Altruistic Spirit Burns Bright as Community Leaders Aid Federal Workers

Jan 18, 2019

Reverend Dr. R.B. Holmes, one of the task force organizers, lays out plans to help federal workers.
Credit Robbie Gaffney / WFSU-FM

A 27-day U.S. government shutdown, the longest on record, has sparked altruism in the hearts of community leaders.

Faith-based organizations and local businesses are offering financial aid to Leon County’s federal workers. There are around 1,800 federal workers in Leon County, 200 - 300 of which are directly impacted by the shutdown. Now, help is coming from a faith-based task force dubbed, the “Love Thy Neighbor” movement. It’s providing aid—from gas to grocery cards— to federal workers. Pastor Brant Copeland, says that the government is asking its workers to do the impossible.

A small group of federal workers was present during the "Love Thy Neighbor" press conference.
Credit Robbie Gaffney / WFSU-FM
A federal worker thanks his community for providing financial aid.
Credit Robbie Gaffney / WFSU-FM

Pastor Brant Copeland speaking at the "Love Thy Neighbor" press conference.
Credit Robbie Gaffney / WFSU-FM

“Requiring people to work without pay is at the very least exploitative and at its worst a form of involuntary servitude. While we may not be able to end the stalemate in Washington, we can reach out to our neighbors in need and whatever your religious tradition, surely we agree that this is the right thing to do,” says Pastor Copeland.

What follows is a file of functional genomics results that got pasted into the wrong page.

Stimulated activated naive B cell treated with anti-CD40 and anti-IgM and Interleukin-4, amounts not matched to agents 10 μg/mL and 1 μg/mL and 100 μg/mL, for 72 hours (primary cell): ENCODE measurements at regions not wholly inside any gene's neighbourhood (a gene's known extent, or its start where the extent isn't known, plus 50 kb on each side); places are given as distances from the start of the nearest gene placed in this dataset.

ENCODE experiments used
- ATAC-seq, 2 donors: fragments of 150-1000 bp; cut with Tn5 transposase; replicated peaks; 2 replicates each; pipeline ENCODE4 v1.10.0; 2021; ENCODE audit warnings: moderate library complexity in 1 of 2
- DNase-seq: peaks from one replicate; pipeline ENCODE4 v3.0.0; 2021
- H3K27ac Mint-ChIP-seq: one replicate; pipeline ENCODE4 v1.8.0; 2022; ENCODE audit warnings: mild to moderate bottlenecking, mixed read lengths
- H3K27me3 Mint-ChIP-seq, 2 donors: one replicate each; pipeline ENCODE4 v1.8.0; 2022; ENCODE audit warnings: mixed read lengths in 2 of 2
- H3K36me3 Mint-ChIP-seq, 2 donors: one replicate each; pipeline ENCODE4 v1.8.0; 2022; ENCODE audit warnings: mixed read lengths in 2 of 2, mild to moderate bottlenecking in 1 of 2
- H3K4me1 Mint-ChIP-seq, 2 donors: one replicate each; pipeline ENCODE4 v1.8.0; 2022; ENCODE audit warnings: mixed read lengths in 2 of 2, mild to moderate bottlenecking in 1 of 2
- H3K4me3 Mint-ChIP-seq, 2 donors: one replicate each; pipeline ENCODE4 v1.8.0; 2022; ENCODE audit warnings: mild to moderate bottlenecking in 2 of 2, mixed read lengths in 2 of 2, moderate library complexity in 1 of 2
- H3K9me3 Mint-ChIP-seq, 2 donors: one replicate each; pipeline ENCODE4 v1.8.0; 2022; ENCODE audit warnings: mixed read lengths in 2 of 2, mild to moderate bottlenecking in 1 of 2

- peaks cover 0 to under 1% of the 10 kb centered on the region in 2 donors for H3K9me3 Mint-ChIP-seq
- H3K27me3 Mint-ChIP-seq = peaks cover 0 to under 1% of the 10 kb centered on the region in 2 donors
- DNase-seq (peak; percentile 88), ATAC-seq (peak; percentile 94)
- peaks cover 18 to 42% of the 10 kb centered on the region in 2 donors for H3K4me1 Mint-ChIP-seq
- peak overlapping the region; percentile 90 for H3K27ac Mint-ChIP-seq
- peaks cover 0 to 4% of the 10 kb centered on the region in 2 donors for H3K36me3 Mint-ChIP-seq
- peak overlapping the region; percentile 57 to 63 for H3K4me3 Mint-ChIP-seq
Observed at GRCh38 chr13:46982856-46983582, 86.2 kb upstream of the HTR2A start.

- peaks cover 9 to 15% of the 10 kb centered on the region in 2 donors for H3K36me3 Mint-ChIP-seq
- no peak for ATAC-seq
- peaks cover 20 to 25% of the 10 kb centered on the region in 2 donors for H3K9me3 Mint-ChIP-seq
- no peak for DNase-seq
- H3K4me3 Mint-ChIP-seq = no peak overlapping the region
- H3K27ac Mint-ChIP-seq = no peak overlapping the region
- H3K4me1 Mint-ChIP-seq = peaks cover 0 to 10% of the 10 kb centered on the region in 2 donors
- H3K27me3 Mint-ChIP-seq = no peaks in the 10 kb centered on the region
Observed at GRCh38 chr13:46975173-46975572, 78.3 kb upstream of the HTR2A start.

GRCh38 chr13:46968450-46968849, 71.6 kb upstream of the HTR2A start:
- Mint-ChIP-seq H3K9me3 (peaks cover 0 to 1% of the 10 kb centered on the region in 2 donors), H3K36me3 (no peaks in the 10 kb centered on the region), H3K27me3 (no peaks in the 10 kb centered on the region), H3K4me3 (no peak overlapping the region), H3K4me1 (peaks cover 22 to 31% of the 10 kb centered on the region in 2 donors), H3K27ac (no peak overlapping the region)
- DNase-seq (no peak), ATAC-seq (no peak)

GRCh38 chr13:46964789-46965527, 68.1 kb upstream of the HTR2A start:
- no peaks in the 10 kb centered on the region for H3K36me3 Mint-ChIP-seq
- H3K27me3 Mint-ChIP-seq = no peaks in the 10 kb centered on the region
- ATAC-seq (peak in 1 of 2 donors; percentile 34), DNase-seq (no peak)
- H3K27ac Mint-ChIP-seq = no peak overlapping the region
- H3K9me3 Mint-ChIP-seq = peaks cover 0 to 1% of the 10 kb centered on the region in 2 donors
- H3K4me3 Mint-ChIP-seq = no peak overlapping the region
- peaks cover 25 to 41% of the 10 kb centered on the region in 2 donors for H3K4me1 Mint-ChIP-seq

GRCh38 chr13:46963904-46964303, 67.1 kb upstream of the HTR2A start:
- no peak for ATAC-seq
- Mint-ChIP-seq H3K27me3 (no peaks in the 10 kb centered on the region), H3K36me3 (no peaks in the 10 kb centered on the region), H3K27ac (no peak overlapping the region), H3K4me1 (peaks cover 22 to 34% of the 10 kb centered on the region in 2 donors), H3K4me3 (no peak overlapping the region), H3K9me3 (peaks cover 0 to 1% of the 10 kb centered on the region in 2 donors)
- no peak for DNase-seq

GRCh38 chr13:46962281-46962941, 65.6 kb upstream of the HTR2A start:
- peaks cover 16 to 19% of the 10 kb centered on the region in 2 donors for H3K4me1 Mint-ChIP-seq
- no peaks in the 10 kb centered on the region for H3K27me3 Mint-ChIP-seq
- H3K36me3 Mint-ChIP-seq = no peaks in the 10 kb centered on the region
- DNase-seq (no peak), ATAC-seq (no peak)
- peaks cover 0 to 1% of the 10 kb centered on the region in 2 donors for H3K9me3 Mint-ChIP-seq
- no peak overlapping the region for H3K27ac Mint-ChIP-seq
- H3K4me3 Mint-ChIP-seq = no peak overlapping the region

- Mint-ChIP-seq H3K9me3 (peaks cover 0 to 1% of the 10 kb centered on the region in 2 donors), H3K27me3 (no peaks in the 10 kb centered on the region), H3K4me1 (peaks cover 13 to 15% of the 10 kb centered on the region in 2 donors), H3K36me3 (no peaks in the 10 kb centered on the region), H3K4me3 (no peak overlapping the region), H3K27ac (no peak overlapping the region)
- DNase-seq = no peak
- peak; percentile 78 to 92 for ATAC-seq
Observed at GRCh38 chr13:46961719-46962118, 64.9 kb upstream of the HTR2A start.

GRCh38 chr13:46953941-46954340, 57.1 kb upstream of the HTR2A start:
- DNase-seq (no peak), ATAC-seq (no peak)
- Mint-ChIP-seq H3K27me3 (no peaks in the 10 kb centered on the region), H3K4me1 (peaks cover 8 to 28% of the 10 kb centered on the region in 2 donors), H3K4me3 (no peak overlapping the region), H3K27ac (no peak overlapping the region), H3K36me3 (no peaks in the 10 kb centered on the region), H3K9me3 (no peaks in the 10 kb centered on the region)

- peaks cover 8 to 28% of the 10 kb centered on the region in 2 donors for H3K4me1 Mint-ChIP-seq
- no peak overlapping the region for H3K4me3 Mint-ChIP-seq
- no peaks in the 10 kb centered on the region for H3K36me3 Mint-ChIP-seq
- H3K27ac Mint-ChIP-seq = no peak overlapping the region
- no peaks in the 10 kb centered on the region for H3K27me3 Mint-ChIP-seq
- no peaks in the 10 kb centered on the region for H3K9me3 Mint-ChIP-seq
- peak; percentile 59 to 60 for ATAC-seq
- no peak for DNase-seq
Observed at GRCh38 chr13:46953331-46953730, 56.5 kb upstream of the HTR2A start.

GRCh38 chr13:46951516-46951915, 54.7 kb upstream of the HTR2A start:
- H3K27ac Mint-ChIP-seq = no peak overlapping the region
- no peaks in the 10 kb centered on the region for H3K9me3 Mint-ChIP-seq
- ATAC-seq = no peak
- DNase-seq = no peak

Task force leaders planned a special worship service for 3:30 pm Sunday afternoon for residents to drop off donations. However, federal workers will be receiving aid not just from their neighbors but from their city as well. Tallahassee Mayor John Dailey says that he will not shut down utilities for federal workers impacted by the U.S. government shutdown, if their payment were to lapse. He stood among organizers of the “Love They Neighbor” press conference held January 18. 

Tallahassee Mayor John Dailey announcing he will not shut off power for federal workers impacted by the shut down.
Credit Robbie Gaffney / WFSU-FM

“Call me in the mayor’s office and we are going to work with each individual and every family, because the last thing you need to worry about is your electricity and clean water. We are community partners. We are your city and we are there to help,” says Mayor Dailey.